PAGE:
These proceedings were started in the Industrial Tribunal on 1 April 1997. The employee's complaint of discrimination was dismissed on 21 August 1997. On the employee's appeal on 22 May 1998 the Employment Appeal Tribunal directed that the case be remitted for re-hearing to the Industrial Tribunal. Both sides object to that order and appeal to this court.


The facts of the case are simple. The law is novel. The arguments are complicated. The court is indebted to both counsel for being excellent and intrepid guides in new territory.


An attempt to simplify the legal reasoning and to clarify the outcome is made in the summary at the end of this judgment.


The Facts


On 31 July 1995 Mr Darren Clark started employment at a plant in Hull as a Process Operator with TDG Ltd, which trades as Novacold (Novacold) and carries on the business of processing and storing frozen food. That job involved a considerable element of manual work and was physically demanding.


From the end of May 1996 Mr Clark performed the function of Assistant Supervisor for a probationary period. That job was also physically demanding. Before the probationary period had finished he allegedly suffered an injury at work on 21 August 1996. From early September 1996 he was away from work. Novacold paid him full sick pay for a period of 16 weeks. He never returned to work before his dismissal on 24 January 1997.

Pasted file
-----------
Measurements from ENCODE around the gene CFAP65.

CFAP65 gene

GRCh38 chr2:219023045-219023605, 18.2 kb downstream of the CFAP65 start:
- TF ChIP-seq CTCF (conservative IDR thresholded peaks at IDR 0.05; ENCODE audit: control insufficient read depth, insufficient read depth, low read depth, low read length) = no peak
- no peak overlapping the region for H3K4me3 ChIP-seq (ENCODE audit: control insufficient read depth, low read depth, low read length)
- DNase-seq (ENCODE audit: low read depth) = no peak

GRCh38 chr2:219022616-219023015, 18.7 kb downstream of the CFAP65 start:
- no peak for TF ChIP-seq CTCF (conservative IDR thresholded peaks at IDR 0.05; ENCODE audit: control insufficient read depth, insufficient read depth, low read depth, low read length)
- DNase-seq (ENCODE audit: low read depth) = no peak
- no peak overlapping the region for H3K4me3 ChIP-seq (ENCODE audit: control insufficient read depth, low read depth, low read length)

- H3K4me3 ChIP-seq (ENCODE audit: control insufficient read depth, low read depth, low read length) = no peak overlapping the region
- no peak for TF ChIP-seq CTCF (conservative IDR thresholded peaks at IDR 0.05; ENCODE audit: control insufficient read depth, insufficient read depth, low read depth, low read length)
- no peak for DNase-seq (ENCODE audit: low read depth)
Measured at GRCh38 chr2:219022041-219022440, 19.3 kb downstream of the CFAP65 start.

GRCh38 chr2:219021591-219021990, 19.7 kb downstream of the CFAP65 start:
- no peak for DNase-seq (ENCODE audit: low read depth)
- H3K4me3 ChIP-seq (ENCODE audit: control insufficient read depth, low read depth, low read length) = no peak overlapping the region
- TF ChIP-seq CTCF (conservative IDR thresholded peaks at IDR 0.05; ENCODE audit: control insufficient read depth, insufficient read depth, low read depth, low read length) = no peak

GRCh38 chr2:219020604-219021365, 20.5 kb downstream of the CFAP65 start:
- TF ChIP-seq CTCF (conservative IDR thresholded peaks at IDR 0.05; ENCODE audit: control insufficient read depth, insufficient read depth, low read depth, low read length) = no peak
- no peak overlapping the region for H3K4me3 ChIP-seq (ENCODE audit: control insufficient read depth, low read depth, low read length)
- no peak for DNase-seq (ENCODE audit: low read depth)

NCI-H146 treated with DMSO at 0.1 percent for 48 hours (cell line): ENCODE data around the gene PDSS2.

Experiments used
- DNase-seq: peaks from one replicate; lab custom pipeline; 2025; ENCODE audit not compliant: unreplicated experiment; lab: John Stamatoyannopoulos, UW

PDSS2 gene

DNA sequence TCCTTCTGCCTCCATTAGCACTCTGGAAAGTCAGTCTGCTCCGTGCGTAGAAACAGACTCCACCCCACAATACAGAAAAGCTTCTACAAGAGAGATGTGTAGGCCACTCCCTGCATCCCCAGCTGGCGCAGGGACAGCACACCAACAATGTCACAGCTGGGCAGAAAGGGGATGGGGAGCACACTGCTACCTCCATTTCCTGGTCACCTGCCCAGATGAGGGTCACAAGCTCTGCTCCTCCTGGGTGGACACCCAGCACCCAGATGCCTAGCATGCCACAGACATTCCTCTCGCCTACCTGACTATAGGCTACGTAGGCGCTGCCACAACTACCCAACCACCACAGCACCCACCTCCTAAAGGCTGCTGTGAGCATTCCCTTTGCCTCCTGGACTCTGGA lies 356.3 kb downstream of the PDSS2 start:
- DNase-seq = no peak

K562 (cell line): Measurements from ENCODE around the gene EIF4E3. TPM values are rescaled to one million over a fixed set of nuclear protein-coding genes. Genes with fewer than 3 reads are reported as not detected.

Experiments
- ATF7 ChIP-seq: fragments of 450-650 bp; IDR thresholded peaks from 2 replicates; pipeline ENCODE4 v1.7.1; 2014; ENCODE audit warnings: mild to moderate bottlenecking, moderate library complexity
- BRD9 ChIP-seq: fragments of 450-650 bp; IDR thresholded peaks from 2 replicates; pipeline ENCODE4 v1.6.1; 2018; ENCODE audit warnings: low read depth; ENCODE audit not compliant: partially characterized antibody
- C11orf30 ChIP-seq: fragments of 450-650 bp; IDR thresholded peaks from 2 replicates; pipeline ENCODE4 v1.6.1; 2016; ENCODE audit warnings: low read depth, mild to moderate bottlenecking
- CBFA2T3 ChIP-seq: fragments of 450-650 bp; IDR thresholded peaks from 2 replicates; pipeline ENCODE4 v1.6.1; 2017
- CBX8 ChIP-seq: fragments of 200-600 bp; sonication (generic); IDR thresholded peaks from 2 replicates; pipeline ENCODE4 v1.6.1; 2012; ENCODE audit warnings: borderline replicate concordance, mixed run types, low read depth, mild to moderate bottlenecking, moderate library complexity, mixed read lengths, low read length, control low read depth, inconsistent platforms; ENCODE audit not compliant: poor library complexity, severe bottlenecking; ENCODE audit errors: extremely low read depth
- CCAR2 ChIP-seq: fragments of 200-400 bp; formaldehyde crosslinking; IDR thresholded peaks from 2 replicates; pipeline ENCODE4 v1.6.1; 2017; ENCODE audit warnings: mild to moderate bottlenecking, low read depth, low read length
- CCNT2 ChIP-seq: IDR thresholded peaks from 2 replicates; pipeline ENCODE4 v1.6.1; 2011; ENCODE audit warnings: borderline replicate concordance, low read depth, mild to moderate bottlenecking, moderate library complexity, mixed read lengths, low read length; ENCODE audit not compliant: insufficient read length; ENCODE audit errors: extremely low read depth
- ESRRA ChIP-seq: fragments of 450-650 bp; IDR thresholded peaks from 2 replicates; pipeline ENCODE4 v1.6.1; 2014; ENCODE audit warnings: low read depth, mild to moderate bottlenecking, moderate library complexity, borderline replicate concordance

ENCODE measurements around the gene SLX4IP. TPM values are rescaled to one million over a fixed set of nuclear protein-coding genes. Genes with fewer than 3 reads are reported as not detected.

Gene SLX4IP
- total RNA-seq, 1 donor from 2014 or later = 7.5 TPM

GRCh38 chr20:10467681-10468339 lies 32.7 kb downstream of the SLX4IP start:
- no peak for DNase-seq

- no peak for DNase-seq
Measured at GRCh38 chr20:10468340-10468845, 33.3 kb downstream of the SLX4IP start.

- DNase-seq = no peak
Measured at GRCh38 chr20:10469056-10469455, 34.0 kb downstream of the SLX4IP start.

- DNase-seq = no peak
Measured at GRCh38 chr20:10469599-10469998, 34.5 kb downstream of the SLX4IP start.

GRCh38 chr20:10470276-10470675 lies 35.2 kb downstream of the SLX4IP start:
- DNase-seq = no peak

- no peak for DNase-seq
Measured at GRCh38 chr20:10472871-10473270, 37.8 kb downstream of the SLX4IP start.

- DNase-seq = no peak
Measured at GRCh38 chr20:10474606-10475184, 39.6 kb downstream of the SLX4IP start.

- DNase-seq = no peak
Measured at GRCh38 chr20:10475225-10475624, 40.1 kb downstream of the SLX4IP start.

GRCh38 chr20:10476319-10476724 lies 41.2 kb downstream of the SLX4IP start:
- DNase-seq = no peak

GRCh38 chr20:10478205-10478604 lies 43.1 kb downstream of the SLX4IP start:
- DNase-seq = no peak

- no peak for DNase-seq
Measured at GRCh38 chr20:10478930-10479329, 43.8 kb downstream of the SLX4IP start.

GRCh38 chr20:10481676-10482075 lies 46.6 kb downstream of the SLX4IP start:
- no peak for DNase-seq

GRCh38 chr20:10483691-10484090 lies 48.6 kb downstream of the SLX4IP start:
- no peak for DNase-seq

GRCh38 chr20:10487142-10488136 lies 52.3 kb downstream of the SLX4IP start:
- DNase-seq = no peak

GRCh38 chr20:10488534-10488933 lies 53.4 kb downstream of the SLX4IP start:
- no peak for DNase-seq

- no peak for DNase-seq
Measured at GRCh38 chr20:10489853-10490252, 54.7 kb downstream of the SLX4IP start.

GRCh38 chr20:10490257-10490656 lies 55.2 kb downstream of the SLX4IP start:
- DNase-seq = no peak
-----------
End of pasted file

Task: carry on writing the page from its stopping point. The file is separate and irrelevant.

Novacold had obtained a report dated 6 December 1996 from Mr Clark's GP, who expressed the opinion that it was extremely difficult to anticipate his return to work in the near future. He was unable to walk properly, let alone lift heavy loads. Novacold also received from an orthopaedic consultant, Mr Bryant, a report dated 27 December 1996. Mr Bryant stated that he was unable

"to give an exact time when it should be possible for Mr Clark to return to work".


Novacold interpreted Mr Bryant's report as meaning that Mr Clark was likely to be off for up to 12 months. Novacold decided to terminate Mr Clark's employment. They wrote to him to that effect on 14 January 1997 stating that, in view of his medical condition, they had come to the conclusion that he would be unable to resume work in his former capacity within a reasonable time scale. They confirmed that alternative work was not available. He was given the period of notice to which he was contractually entitled. His employment terminated on 24 January 1997.


The Proceedings